Bronze art medal titled 'World Co-operation I' by Melbourne sculptor Michael Meszaros, 1970. In 1969 Meszaros received a Churchill Fellowship to study medal art in Italy at La Scuola Dell 'Art Della Medaglia, attached to Rome's main mint.
His final assignment was a double-sided medal on 'World Co-operation', a theme that reflected contemporary interest in international political issues as the European Economic Community (Common Market) was preparing to expand into the European Union.
Upon his return to Melbourne he created two one-sided medals from the designs, the Museum holds a copy of both of these medals in the collection. Their soft relief with gently defined edges is a product of the materials he used in Rome to produce the design; he would later develop a sharper, more precise style.
Bronze medal with obverse design of 8 naked figures in a circle with arms across each other's back.
Group of naked figures standing in a circle with arms around each other's shoulders. Around right side, 'MICHAEL MESZAROS' [incised family symbol - abstracted unicorn bull looking backwards over its shoulder] 1970.
Circle of outreached arms reach to centre and pour in grain. Text around outside edge.
This is one of 44 art medals in the Museum's collection by Michael Meszaros, dated from 1960 through to 1987, which chart the evolution of a new phase of the medal tradition in Australia. While Australian medals have previously largely been commissioned works associated with official commemorations or major awards, these are personal artworks. In addition to their aesthetic value, they document nearly two decades of Australian life from a personal and popular point of view, drawing on cultural trends, sporting and leisure, and emerging issues such as environmentalism. This is a modern development in Australia, but it harks back to the European tradition, developed in the Renaissance, of medals as artistic works.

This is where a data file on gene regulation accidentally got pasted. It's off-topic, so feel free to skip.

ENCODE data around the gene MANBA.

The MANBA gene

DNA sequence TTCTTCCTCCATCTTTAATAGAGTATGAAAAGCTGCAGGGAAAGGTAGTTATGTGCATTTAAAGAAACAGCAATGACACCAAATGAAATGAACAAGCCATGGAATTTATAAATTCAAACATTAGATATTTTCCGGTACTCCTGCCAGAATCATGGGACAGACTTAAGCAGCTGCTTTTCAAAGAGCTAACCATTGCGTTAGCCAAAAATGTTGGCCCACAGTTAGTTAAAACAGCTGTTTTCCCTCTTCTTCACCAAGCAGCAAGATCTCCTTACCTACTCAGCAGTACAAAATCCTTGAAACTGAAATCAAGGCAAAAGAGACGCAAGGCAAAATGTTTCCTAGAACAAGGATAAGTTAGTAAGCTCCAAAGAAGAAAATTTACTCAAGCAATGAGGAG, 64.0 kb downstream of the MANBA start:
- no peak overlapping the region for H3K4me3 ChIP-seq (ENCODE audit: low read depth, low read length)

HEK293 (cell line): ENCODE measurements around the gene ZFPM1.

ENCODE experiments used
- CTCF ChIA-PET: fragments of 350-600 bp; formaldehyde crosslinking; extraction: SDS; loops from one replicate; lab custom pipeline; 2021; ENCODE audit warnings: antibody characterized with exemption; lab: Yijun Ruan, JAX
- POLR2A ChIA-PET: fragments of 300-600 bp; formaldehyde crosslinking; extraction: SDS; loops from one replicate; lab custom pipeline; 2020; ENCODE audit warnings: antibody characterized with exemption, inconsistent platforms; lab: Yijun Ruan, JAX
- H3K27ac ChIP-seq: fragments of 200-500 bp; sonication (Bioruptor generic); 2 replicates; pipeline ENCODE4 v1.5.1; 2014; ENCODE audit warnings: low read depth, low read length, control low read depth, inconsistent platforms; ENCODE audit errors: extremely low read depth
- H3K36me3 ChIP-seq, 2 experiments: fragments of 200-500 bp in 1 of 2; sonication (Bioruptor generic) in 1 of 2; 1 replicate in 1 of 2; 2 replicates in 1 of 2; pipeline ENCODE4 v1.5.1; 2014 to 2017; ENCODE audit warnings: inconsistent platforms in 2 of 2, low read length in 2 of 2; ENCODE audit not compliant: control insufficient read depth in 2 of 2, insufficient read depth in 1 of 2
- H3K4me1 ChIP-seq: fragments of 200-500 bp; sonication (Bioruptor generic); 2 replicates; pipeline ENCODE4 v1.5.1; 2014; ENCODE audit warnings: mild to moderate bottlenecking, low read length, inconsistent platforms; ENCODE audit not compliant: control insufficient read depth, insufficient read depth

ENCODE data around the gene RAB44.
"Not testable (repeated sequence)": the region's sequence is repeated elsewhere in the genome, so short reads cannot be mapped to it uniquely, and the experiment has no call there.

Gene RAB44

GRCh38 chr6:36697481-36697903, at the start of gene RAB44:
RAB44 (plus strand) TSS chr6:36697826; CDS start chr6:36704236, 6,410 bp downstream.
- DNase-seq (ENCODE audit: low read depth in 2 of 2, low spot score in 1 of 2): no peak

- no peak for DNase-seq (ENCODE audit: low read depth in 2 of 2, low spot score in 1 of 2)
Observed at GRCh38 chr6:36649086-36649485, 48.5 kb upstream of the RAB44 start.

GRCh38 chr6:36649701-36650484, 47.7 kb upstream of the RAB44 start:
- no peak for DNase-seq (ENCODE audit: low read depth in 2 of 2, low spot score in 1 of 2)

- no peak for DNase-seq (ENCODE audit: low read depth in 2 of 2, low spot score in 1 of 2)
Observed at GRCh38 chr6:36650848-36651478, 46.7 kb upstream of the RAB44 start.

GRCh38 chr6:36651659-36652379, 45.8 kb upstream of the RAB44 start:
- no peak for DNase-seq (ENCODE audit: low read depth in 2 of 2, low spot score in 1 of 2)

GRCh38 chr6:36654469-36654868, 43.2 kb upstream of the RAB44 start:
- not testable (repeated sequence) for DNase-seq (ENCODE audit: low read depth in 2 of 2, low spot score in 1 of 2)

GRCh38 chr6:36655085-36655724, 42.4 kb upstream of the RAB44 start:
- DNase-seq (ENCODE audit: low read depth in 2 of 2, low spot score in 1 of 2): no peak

For over half a century, sculptors Andor (1900-1973) and Michael (1945- ) Meszaros have created medals that reflect the high points of life in Australia. From major awards and portraits of eminent Australians to artwork celebrating popular culture and the natural world, these objects illuminate our culture and history. Grounded in a centuries-old European art tradition, the medals create connections across disciplines and link such diverse subjects as scientific advances, religious themes, sport, the performing arts and motherhood. Through their public and private commissions and their personal artworks, the Meszaros sculptors have defined the modern Australian medal.
Cultural Gifts Donation from Jennifer M. Shaw, 08 Jun 2011
Donated through the Australian Government's Cultural Gifts Program by Jennifer M. Shaw
Type of item
EEC info: [Link 1] [accessed 9 April 2102]